“Software does the work, you just need to interpret the output and understand the setup of the data,” he said.
Zelkowski explained that most researchers have not taken advantage of these federal databases because of the sheer size of the data sets and the quantitative methods that need to be considered.
“This is an untapped resource that can open up grant opportunities, but more importantly, test policy,” he said.
Zelkowski also reviewed potential funding opportunities and answered questions from the attendees about relative weights of data and how to determine what data must be absolved.
For the remainder of the research retreat, participants were educated about the capabilities of technology located in COE room 3165 for the Bring Your Own Device showcase hosted by Georgia Southern Academic Technology Support Manager, Todd Tinker, and COE Professor Elizabeth Downs, Ph.D. Afterwards, faculty members Antonio Gutierrez de Blume, Ph.D.; Jonathan Hilpert, Ph.D.; and Pamela Wells, Ph.D. informally shared with the audience tips on how they use technology in their research.
Members of the 2016-2017 COE Research Committee include Mete Akcaoglu, Ph.D.; Katie Brkich, Ph.D.; Antonio Gutierrez de Blume, Ph.D.; Brandon Hunt, Ph.D.; Alisa Leckie, Ph.D.; and Alma Stevenson, Ph.D. Ex-officio members include Alejandro Gallard, Ph.D.; Tracy Linderholm, Ph.D.; and Robert Mayes, Ph.D.
The American Educational Research Association’s 2017 meeting will convene on April 27 – May 1 in San Antonio, TX to discuss research centralized around the theme “Knowledge to Action: Achieving the Promise of Equal Educational Opportunity.”
Georgia Southern University’s College of Education will be well represented at the conference with over 20 faculty members accepted for presentations.
Presentations (in order by date only) from COE faculty members include:
|THURSDAY, APRIL 27
|Jonathan C. Hilpert; Gwen C. Marchand
||Individual-referent and Group-referent Measures of Student Engagement: Linear and Nonlinear Evidence for Classroom Systems
|Aslihan Unal; Z. Unal; Yasar Bodur
||Flipped Classroom Strategy: A Study of Student Performance, Perceptions and Teacher Satisfaction
|FRIDAY, APRIL 28
|Scott Beck; Dina Walker-DeVose; Caren Town; Laura Agnich; & Trina Smith
||Reaching Conservative Teachers regarding Gender and Sexual Diversity in the wake of Obergefell
|Antonio Gutierrez de Blume
||Calibration Among Undergraduate Students: The Role of Gender and Performance Attributions
|Amanda Glaze; Liz Barnes; Eli Gottleib; Erich Eder; and Gale Sinatra
||Relations between Religious Belief and Learning about Evolution: A Cross-Cultural Perspective
|Dan Rea and Cordelia Zinskie
||Development of a Holistic Instrument to Assess Need and Readiness of “Forgotten Middle” Students
||Twenty-Five Years of Race-Evasive Literature on White Teacher Identity
|SUNDAY, APRIL 30
|Julie C. Garlen
||Pop Culture Praxis: Cultural Production as Critical Pedagogy
|Julie C. Garlen, (chair/session organizer); Lisa Farley; Gail Boldt; Joe Valente; Sandra Chang-Kredl; and David Lewkowich
||The Child in Question: Exploring Social Constructions of Childhood
|Alma Stevenson and Scott Beck
||Emergent Conscientization among Pre-teens through Critical, Socioculturally Responsive Literacy Pedagogy
||Quantitative and Qualitative Methods are not Enough! The Ethics of Research Beyond Methodocentrism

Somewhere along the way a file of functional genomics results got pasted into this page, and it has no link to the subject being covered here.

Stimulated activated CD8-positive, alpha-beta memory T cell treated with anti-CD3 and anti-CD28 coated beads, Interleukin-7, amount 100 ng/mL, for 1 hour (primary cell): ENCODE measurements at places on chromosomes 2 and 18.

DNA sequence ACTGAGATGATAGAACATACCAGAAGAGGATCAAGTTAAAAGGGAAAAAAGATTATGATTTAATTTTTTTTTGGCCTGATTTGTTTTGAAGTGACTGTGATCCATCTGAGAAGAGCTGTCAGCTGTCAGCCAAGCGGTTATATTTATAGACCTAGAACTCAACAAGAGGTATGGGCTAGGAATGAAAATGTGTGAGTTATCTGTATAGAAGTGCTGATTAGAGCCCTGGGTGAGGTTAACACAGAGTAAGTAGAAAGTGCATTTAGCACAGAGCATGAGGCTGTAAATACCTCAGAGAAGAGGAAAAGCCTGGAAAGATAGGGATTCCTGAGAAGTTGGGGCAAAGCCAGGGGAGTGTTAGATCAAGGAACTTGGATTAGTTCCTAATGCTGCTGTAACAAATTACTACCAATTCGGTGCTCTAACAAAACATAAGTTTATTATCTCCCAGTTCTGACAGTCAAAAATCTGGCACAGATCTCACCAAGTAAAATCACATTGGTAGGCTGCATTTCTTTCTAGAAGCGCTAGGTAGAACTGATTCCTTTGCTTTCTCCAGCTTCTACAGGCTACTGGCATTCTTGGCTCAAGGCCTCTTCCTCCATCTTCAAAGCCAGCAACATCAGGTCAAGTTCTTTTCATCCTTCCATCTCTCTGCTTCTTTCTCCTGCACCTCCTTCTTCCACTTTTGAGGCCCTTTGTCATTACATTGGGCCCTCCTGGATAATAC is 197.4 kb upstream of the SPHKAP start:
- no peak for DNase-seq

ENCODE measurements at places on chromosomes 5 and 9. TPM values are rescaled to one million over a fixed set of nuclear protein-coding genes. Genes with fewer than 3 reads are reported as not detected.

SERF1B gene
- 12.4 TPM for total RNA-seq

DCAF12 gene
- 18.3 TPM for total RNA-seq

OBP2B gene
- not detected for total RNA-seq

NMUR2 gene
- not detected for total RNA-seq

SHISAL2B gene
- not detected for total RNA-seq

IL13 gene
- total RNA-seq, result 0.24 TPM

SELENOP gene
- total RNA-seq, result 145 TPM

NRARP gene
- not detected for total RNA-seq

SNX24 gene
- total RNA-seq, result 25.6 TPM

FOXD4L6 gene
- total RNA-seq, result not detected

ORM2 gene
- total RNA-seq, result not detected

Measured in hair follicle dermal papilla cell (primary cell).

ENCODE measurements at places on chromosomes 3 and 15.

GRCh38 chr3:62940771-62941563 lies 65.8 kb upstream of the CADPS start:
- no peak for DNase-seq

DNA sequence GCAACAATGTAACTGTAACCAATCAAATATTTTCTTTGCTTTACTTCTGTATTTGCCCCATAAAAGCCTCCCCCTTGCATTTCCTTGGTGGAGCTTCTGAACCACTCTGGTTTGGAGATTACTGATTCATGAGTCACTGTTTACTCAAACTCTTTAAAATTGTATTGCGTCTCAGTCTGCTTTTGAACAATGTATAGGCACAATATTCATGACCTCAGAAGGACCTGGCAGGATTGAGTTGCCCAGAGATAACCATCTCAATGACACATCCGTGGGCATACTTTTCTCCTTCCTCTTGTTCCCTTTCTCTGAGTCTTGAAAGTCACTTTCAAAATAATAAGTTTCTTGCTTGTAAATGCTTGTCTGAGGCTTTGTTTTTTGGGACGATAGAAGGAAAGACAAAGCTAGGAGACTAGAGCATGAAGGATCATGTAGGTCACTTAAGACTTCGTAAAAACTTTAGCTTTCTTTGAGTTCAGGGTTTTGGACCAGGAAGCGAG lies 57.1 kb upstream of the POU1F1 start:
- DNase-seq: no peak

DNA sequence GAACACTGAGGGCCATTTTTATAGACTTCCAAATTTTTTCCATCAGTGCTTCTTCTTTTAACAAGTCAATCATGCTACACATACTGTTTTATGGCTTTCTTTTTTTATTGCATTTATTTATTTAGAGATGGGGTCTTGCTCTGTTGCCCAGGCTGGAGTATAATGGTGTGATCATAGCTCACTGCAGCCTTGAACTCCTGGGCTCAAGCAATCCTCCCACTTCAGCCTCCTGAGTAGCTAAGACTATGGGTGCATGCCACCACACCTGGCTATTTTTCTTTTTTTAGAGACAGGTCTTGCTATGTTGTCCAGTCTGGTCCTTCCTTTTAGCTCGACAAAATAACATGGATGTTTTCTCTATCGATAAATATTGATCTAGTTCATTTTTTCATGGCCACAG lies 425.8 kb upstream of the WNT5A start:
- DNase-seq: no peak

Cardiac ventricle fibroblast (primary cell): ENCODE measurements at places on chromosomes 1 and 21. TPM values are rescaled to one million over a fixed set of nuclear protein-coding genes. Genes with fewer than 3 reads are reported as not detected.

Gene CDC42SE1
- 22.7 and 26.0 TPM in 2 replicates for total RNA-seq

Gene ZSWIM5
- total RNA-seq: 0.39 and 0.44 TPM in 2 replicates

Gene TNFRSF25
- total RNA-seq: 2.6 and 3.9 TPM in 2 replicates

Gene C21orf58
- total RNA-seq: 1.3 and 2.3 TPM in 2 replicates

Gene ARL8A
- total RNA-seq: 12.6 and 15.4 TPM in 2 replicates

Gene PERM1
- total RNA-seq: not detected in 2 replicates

|Jonathan C. Hilpert; Gwen C. Marchand; and Jenefer E. Husman
||Engagement and loss of complexity during interactive instruction: A multilevel analysis of energy science classrooms
|MONDAY, MAY 1
|Marlynn Griffin and Bryan Griffin
||Faculty, Staff, and Student Views of Concealed Carry of Handguns on the University Campus
|Dean Thomas R. Koballa, Jr. and Chris and Katie Brkich
||Digital Badges and Differentiated Instruction: Programme Evaluation in Supporting Online Professional Development
|Ashlihan Unal and Z. Unal
||Using Online Case Studies to Prepare Preservice Teachers Working with Parents. What Would You Do in This Situation?
|Ashlihan Unal and Z. Unal
||Investigating and Comparing the Effectiveness of Three Different Case-Based Instruction Strategies in Classroom Management
||Whose stories are we telling? Literary knowledge, English curricula and diversity in globalised national contexts
|Alma Stevenson and Lacey Huffling
||With Our Writing, We Had to Think Like Scientists:” Developing STEM Literacy Through Creative Narratives.
||Analysis of Required Twitter Participation in an Online Educational Research Course: Process and Results
*Bold indicates College of Education faculty member.
For additional information about AERA or to see an online program for the meeting, visit https://convention2.allacademic.com/one/aera/aera17/
Amanda Glaze, Ph.D., assistant professor in the Department of Teaching and Learning, has been invited to speak at the Louisiana State University (LSU) Museum of Natural Sciences later this month. On April 21, Glaze will present “Unspeakable, Forbidden, Taboo: Conversations about evolution in the American Southeast” for LSU’s Museum Seminar Series.
The series is a weekly research talk given by invited guests and LSU personnel that revolves around topics of natural history, ecology, or evolutionary biology. Seminars are open to the public and take place on Fridays at 3:30 p.m. in the museum exhibits area.
Richard Cleveland, Ph.D.
Fayth Parks, Ph.D.
Richard Cleveland, Ph.D. and Fayth Parks, Ph.D. of the Department of Leadership, Technology, and Human Development presented at the University’s first-ever TEDx event, TEDxGeorgiaSouthernU, in 2016. Videos of their lectures are now available for streaming on YouTube.
Cleveland presented “Story as Connection.” The talk referenced his experience as a traveler and educator with diverse populations and talks about his efforts to connect people to stories and then to each other. To view his lecture, click here.
Parks presented “Connecting Humanity Through the Art of Storytelling.” She spoke on knocking down walls and lessening the gaps between people through exploring the common threads of human experience by telling and listening to each other’s stories. Parks presented a fresh look at storytelling as a creative, time-honored way of connecting through universally valued human strengths. To view her lecture, click here.
TEDxGeorgiaSouthernU is organized by the Office of Leadership and Community Engagement.